The impressive victory by Bast in Saturday’s Del Mar Debutante (G1) has given Hall of Fame trainer Bob Baffert a chance at sweeping the season-ending races that determine the summer meet's juvenile division champions.
If either Eight Rings, the 5-2 morning line favorite, or Garth, the 5-1 co-third choice, win Monday’s Grade 1, $300,000 Del Mar Futurity, it would be the sixth time Baffert trainees will have accomplished the feat.
The others, in chronological order: Vivid Angel-Souvenir Copy (1997), Excellent Meeting-Worldly Manner (1998), Chilukki-Forest Camp (1999), Habibti-Officer (2001) and Executive Privilege-Rolling Fog (2012).
Bast provided Baffert with his eighth Debutante victory but his first since Executive Privilege seven years earlier. The filly, a daughter of Uncle Mo who was a $500,000 purchase at auction in August of 2018, took the lead on the turn in the seven-furlong Debutante and left the pursuit 8 ¾ lengths in arrears when she crossed the finish line under Drayden Van Dyke.
“The Baffert filly just ran a super race,” said Juan Leyva, assistant to trainer John Sadler, who saddled runner-up Inspiressa. “Our filly ran well, but it wasn’t her day.”
Baffert said Bast came out of the race, “like nothing happened,” and licked the feed tub clean. Leyva reported that Inspiressa also came out of the race in good order.
So it’s on to Monday’s Futurity, where Baffert is seeking to extend his record number of victories to 15. Safe to say racing historians would have to take a deep dive into the books to find a trainer who has counted that many wins in a race of similar import.
Baffert won seven straight from 1996 to 2002 then had a five-year lapse through the first year of the Polytrack era and has been a major presence whether the surface was synthetic or, since 2015, back on dirt.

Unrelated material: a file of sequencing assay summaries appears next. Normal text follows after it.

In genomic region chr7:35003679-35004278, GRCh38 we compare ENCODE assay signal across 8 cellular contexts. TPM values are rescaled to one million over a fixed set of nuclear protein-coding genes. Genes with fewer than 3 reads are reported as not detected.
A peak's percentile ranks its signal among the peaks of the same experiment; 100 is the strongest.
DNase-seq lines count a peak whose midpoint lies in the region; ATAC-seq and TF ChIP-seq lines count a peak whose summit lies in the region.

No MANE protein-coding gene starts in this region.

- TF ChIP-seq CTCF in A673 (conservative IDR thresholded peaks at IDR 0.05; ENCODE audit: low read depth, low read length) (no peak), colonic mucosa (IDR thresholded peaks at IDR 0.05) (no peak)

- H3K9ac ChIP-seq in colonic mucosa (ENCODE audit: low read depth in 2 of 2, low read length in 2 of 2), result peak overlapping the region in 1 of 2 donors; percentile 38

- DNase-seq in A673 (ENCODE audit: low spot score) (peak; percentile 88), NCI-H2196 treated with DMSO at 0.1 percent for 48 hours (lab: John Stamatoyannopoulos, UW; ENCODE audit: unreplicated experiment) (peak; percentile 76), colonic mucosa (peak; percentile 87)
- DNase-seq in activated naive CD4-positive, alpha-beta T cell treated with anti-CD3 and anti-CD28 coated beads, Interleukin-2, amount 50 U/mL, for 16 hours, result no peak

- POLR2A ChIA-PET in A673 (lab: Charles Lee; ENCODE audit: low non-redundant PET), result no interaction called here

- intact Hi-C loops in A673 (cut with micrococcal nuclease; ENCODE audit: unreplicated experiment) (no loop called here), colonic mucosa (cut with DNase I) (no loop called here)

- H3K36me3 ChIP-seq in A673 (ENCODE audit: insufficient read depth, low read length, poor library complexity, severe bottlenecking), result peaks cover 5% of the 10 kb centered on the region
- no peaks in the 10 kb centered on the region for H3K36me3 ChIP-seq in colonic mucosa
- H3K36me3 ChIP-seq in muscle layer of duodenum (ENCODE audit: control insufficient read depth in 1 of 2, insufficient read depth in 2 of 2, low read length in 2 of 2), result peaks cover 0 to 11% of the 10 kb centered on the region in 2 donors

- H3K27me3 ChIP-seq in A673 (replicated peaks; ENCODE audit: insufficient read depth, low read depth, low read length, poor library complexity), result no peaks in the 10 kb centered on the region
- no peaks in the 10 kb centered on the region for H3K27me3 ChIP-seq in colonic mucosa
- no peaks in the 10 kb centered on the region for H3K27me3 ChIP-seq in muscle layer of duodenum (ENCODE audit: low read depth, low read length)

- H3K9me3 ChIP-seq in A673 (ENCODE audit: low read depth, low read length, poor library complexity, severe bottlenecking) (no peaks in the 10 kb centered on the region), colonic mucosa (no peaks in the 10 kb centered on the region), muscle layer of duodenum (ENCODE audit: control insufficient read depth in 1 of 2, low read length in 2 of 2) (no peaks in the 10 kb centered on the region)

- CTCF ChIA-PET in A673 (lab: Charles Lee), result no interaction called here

With the exception of 2010, Baffert has won the Futurity every even-numbered year since 2008. The list reads: Midshipman (2008), Rolling Fog (2012), American Pharoah (2014), Klimt (2016) and Game Winner last year.
Baffert also threw in odd-year wins with Lookin At Lucky (2009) and Drill (2011). And in recent years there’s been a pattern for Baffert’s Futurity winners that both Eight Rings and Garth fit to extend. That is: run once over the track, often a racing debut, then go straight to the Futurity.
In 2008, Midshipman won at first asking as the 3-1 favorite and went on to win the Futurity at 6-1. Most famously, American Pharoah was fifth in his racing debut but returned to win the Futurity to start a winning streak that carried him to becoming the first Triple Crown champion in 37 years.
Eight Rings, a $520,000 purchase at the Keeneland September sale a year ago, was the talk of the backstretch when the meet opened and fired two bullet works here before the son of Empire Maker made his racing debut August 4. He took the 5 ½ furlong maiden special by 6 ¼ lengths, earning a 94 Beyer figure, while Drayden Van Dyke was more passenger than pilot.
Garth, a Godolphin homebred son of Into Mischief, strung together four bullet works before his initial start on August 10. Sent out at odds of 1-5, Garth bobbled at the start, ranged up to lead by a head entering the stretch, then finished second to fellow Futurity entrant Storm the Court.
“They’re both doing well, one will be favored and the other will be close, so I just hope they run to their odds,” Baffert said earlier this week. “Garth’s race was a real head-scratcher. We thought for sure he would win, but before they run you never know.”
|Rank||Silks||Horse / Sire||Rating||Trainer / Jockey||Last Start||Status|
D. Van Dyke